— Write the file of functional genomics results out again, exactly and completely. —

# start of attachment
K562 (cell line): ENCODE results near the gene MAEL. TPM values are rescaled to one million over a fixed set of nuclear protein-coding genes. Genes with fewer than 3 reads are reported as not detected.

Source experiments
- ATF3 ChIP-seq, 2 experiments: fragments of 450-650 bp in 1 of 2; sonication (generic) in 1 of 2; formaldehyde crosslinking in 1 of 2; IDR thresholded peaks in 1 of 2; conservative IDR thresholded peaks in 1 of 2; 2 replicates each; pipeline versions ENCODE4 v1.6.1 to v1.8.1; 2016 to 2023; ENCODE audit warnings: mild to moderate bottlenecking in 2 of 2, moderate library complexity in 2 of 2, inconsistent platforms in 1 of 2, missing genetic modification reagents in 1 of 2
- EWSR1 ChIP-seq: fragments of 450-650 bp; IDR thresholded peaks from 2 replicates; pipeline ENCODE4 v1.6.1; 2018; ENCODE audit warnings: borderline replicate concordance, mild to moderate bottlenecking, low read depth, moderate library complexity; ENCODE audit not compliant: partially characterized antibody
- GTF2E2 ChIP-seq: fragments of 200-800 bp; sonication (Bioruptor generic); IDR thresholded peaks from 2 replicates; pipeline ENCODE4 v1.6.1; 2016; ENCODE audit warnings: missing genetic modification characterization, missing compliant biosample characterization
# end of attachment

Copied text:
K562 (cell line): ENCODE results near the gene MAEL. TPM values are rescaled to one million over a fixed set of nuclear protein-coding genes. Genes with fewer than 3 reads are reported as not detected.

Source experiments
- ATF3 ChIP-seq, 2 experiments: fragments of 450-650 bp in 1 of 2; sonication (generic) in 1 of 2; formaldehyde crosslinking in 1 of 2; IDR thresholded peaks in 1 of 2; conservative IDR thresholded peaks in 1 of 2; 2 replicates each; pipeline versions ENCODE4 v1.6.1 to v1.8.1; 2016 to 2023; ENCODE audit warnings: mild to moderate bottlenecking in 2 of 2, moderate library complexity in 2 of 2, inconsistent platforms in 1 of 2, missing genetic modification reagents in 1 of 2
- EWSR1 ChIP-seq: fragments of 450-650 bp; IDR thresholded peaks from 2 replicates; pipeline ENCODE4 v1.6.1; 2018; ENCODE audit warnings: borderline replicate concordance, mild to moderate bottlenecking, low read depth, moderate library complexity; ENCODE audit not compliant: partially characterized antibody
- GTF2E2 ChIP-seq: fragments of 200-800 bp; sonication (Bioruptor generic); IDR thresholded peaks from 2 replicates; pipeline ENCODE4 v1.6.1; 2016; ENCODE audit warnings: missing genetic modification characterization, missing compliant biosample characterization